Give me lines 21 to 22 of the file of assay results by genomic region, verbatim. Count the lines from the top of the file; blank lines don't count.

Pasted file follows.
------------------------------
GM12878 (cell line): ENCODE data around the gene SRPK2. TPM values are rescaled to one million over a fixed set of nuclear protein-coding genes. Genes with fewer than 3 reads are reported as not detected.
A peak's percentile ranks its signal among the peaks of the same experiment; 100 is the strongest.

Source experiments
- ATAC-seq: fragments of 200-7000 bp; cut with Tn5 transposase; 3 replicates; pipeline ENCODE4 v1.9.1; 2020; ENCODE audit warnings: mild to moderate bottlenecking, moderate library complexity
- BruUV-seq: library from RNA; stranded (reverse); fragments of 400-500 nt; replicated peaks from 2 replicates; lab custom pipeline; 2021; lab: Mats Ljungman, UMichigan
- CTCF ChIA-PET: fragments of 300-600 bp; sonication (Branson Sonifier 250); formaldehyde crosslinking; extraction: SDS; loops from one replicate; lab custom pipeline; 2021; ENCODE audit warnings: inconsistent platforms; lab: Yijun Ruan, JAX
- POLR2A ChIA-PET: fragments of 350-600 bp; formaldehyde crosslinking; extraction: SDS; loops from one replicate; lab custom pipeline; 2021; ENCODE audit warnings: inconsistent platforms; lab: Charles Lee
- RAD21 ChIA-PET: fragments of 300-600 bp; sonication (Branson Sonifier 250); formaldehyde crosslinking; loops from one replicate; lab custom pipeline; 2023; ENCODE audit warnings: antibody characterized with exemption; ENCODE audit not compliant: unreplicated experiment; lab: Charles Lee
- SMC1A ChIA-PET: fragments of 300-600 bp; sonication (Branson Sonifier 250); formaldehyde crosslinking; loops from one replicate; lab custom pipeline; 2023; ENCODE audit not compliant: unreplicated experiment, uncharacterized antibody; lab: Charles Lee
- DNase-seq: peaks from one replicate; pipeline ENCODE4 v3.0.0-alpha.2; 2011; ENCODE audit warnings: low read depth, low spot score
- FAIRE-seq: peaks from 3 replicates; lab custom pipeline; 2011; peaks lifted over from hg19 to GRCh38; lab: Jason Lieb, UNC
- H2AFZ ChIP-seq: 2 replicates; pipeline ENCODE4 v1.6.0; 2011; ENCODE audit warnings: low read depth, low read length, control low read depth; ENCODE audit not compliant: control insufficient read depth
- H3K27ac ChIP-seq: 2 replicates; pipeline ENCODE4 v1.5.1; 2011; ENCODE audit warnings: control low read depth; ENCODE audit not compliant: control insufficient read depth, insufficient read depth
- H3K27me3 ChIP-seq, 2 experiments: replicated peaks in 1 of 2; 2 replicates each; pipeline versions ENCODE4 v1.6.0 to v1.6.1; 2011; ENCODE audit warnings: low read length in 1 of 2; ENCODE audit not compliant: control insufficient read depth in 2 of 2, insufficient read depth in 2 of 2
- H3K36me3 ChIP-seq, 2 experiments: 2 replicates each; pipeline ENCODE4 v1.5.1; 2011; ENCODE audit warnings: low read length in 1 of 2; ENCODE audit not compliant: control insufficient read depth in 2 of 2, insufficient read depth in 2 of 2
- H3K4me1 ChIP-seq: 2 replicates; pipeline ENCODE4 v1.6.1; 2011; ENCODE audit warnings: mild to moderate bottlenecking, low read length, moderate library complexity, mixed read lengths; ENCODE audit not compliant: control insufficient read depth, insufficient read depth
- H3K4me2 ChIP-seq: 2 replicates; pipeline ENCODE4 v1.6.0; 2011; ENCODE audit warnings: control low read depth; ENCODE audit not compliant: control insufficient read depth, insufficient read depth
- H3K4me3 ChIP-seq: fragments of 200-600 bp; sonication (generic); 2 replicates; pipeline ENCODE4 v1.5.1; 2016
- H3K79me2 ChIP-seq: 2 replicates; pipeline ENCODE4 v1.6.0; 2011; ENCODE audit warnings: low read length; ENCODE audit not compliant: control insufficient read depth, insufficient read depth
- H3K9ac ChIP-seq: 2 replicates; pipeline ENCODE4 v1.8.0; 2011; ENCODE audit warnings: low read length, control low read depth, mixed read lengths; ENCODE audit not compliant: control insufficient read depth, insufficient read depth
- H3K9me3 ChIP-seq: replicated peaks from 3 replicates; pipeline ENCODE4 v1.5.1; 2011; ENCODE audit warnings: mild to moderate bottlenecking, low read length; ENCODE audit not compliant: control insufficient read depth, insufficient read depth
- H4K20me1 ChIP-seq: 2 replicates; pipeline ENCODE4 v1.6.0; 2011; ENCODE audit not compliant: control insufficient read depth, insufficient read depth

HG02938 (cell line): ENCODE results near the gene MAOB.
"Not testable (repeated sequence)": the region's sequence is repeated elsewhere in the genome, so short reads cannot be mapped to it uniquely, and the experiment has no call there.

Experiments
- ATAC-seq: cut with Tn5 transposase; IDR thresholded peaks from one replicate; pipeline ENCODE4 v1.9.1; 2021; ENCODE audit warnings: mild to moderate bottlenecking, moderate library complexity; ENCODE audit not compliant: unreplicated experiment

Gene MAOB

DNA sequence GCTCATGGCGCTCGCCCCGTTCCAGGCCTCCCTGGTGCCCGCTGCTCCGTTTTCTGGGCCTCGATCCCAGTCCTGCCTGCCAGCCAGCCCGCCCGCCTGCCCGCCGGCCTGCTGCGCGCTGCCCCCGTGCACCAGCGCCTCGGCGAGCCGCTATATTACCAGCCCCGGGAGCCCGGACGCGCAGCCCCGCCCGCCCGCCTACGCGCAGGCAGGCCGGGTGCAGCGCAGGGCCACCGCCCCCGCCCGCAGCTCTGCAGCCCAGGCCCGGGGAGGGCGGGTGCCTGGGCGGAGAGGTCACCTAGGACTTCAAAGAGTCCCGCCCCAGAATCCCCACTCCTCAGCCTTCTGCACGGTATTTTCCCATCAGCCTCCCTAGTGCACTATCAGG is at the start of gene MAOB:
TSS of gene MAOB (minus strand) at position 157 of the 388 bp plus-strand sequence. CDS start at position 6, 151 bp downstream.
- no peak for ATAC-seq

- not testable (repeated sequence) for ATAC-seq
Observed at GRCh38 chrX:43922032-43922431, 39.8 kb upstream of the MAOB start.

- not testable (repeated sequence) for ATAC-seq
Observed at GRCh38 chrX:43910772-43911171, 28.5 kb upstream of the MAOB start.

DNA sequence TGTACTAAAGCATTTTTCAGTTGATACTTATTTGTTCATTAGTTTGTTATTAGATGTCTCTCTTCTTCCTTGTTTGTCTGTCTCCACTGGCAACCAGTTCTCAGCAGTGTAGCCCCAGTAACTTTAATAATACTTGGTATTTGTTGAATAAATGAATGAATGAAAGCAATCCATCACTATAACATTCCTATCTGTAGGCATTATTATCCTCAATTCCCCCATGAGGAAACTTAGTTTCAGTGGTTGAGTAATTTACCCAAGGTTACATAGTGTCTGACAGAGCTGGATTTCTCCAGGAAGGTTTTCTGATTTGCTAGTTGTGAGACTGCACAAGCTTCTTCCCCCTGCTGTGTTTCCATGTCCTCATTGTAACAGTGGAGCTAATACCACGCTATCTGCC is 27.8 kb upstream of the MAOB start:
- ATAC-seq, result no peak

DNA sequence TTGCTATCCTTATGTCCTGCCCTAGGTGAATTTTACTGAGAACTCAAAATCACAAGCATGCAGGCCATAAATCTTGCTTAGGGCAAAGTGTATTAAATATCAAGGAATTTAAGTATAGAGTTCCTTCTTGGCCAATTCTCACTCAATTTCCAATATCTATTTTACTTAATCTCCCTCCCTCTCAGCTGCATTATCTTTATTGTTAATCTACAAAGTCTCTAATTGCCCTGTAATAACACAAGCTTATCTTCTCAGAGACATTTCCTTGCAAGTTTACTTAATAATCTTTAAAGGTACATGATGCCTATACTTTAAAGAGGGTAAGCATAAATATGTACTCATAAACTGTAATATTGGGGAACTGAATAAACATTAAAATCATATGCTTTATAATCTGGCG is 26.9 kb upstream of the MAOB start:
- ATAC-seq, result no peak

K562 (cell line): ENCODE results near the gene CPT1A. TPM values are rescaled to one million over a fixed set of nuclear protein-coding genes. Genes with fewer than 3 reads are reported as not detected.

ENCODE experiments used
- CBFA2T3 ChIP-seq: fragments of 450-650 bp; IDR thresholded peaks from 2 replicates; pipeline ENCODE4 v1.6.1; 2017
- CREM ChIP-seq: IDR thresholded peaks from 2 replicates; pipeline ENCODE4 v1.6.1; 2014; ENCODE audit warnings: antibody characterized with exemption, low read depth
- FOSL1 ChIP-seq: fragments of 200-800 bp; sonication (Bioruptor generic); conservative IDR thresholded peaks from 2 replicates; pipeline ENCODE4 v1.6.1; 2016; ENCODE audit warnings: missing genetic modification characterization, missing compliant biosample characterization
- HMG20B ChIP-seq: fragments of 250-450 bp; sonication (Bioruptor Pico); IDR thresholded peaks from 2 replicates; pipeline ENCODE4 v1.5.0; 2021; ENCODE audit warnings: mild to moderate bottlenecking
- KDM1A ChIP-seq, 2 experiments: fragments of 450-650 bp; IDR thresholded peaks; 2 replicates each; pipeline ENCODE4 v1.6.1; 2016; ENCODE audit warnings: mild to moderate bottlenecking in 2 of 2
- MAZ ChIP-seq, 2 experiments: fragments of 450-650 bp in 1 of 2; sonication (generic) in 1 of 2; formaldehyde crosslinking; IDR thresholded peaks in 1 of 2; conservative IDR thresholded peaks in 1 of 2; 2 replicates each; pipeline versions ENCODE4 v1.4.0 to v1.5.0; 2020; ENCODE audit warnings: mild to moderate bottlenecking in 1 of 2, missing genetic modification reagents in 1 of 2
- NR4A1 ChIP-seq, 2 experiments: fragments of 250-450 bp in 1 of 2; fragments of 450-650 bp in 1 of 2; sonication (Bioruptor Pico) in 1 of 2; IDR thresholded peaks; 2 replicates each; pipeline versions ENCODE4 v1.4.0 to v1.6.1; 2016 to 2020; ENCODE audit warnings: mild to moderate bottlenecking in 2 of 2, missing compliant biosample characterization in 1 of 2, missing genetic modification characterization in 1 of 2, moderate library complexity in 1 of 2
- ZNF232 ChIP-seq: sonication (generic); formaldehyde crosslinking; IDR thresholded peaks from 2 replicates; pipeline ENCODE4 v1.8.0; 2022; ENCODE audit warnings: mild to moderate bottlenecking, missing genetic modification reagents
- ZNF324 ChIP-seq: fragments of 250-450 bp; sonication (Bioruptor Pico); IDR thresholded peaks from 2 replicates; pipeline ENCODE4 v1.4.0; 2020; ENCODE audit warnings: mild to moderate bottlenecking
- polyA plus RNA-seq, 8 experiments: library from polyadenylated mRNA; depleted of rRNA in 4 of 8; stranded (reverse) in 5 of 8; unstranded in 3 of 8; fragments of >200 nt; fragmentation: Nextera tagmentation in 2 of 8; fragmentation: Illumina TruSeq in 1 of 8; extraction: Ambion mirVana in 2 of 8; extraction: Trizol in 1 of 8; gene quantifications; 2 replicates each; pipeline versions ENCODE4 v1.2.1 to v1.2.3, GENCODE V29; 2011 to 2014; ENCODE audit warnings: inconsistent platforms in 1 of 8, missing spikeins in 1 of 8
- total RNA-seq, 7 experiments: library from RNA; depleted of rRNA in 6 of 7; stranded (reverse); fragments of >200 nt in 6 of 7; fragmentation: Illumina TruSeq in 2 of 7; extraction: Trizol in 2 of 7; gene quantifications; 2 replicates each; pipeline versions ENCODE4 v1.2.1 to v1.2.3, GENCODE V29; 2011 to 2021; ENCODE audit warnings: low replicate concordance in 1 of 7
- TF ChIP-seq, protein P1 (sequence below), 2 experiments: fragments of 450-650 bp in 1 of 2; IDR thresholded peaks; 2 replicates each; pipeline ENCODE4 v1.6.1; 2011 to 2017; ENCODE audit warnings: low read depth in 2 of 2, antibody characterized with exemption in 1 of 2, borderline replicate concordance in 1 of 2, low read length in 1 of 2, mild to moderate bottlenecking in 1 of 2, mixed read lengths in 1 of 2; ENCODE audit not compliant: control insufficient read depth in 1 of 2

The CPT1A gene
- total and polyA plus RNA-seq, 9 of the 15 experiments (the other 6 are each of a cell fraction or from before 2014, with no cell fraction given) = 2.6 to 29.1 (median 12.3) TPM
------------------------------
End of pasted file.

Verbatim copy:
- H3K9me3 ChIP-seq: replicated peaks from 3 replicates; pipeline ENCODE4 v1.5.1; 2011; ENCODE audit warnings: mild to moderate bottlenecking, low read length; ENCODE audit not compliant: control insufficient read depth, insufficient read depth
- H4K20me1 ChIP-seq: 2 replicates; pipeline ENCODE4 v1.6.0; 2011; ENCODE audit not compliant: control insufficient read depth, insufficient read depth